Floral evolution in the Proteaceae

Start date:
01 Jan 2015
End date:
31 Dec 2017
Researchers:
Dr Peter Weston (National Herbarium of New South Wales) Dr Hervé Sauquet (Université Paris Sud) Elisabeth Reyes (Université Paris Sud) Dr Sophie Nadot (Université Paris Sud) Professor Jürg Schőnenberger (University of Vienna) Dr Yannick Städler (University of Vienna)
Project sponsors:
Australian Biological Resources Study Winston Churchill Memorial Trust of Australia
Project partners:
Université Paris Sud, University of Vienna

Project aims

  • To build a database of floral and inflorescence characters for researching the iconic Australian plant family Proteaceae
  • To trace the evolution of floral and inflorescence characters  on the phylogenetic tree of the Proteaceae that we have already produced
  • To test competing hypotheses that attempt to explain how and why floral variation in the Proteaceae evolve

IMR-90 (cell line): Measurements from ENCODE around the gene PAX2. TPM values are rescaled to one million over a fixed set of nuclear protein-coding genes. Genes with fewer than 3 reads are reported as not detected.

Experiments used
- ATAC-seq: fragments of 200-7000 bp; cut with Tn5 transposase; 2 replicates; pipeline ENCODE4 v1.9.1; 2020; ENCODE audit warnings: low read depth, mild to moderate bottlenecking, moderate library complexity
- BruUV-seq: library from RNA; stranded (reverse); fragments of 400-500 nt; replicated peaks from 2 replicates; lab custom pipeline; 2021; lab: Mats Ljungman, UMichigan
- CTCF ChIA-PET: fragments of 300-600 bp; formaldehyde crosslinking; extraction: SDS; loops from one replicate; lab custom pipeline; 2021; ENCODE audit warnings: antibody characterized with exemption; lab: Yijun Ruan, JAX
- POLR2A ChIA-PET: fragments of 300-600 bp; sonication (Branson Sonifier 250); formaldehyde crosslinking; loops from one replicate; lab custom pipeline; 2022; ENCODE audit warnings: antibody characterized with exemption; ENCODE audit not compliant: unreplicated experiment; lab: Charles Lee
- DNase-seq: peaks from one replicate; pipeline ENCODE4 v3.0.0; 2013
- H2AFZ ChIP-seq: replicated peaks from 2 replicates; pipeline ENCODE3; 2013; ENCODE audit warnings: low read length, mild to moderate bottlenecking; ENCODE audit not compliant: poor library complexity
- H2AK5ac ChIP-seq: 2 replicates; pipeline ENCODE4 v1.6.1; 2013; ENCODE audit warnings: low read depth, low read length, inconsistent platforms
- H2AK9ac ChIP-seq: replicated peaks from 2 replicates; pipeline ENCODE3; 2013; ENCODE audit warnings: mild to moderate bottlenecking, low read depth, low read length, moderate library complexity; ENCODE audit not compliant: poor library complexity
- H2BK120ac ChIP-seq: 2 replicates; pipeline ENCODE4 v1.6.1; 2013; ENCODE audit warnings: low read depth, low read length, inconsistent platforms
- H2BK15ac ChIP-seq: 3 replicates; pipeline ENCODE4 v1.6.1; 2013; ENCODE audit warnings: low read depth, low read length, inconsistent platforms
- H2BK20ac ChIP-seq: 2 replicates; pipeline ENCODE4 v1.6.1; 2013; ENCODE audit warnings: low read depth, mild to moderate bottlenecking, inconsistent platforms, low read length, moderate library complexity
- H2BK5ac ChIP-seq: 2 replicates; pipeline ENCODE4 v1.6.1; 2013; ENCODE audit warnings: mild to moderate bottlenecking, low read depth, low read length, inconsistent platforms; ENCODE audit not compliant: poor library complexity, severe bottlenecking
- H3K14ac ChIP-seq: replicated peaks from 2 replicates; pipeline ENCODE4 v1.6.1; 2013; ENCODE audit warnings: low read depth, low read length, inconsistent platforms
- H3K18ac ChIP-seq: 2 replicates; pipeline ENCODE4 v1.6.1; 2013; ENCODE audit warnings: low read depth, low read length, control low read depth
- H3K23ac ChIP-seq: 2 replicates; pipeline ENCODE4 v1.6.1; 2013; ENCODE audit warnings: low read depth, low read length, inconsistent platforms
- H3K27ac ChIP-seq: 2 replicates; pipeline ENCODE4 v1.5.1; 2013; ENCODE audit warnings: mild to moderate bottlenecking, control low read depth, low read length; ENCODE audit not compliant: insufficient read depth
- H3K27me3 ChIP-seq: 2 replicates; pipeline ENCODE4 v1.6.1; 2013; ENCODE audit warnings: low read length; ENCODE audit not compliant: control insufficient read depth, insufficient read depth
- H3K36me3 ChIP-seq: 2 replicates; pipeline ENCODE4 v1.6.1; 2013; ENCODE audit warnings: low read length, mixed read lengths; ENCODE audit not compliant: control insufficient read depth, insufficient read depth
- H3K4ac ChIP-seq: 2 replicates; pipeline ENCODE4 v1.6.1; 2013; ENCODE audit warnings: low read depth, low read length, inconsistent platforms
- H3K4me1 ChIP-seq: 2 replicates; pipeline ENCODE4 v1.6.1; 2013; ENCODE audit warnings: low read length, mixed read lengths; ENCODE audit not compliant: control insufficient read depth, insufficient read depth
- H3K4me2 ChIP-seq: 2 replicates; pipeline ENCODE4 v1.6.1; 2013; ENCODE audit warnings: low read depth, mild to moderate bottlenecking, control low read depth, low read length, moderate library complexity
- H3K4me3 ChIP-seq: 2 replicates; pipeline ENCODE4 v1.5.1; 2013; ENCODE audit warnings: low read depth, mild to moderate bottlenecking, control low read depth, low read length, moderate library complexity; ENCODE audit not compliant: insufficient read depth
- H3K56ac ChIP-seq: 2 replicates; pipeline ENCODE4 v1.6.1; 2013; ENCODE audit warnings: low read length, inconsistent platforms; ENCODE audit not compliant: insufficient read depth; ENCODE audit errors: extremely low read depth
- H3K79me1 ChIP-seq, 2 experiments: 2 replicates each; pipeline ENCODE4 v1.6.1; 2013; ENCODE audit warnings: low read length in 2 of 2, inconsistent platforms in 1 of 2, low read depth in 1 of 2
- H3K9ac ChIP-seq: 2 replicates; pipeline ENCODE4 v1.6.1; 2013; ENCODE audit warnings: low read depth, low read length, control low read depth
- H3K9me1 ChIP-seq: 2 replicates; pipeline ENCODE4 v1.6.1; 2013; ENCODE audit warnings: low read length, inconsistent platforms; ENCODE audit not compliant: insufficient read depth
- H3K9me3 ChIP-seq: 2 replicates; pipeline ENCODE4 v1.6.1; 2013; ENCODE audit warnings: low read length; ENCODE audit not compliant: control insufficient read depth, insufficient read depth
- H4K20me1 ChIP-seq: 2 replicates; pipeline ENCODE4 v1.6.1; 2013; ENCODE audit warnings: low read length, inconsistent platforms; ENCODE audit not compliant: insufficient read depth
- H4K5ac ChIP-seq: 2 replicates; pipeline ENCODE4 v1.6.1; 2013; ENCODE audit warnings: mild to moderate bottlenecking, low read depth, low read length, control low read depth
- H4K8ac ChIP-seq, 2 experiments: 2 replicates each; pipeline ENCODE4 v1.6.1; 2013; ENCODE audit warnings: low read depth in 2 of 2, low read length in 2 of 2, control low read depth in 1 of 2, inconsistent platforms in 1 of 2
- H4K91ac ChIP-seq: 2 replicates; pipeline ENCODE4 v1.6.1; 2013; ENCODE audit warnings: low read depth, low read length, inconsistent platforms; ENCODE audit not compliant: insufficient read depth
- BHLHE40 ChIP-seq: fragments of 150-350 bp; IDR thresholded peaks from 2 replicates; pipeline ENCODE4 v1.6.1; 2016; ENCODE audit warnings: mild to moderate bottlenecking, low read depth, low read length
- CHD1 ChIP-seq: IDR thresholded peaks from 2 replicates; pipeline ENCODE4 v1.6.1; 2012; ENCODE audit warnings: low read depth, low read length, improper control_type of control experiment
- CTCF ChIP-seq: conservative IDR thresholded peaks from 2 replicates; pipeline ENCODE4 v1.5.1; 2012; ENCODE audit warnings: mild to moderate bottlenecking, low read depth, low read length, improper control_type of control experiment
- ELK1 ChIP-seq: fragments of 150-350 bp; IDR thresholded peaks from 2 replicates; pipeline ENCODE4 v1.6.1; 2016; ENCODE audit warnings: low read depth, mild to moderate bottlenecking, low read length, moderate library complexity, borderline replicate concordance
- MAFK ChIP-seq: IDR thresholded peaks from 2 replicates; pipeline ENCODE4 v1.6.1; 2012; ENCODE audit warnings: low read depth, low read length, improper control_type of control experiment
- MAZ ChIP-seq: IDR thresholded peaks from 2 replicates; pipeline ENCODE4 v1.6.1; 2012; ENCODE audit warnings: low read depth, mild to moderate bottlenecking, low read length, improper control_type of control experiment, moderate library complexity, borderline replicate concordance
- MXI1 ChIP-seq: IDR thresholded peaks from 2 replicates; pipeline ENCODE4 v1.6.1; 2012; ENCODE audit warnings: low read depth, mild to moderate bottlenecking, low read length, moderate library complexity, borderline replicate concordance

Project Summary

Australia is the global centre of diversity of the Proteaceae. Variation in the shape and form of flowers of Proteaceae and the shoots that bear them (inflorescences) is spectacular. We are assembling a database characterising this variation across the family, which will be useful for plant taxonomists, evolutionary and developmental biologists and ecologists. We are using this growing database, in conjunction with a chronogram for the species, to test several hypotheses of floral evolution in the family. Answering these questions will provide more general insights into the processes by which flowers evolve.

Research Update

A set of 58 characters, describing variation in inflorescences and flowers of the Proteaceae, has been assembled. States for these characters are being scored for 197 species, representing all 81 currently recognized genera of Proteaceae plus selected outgroup species. Data are being entered and managed using Proteus, a Microsoft Access database running on the eflower server, a web-accessible virtual desktop on the University of Vienna’s computer network.  We have already been able to demonstrate at least 16 changes from radial to bilateral floral symmetry in the Proteaceae.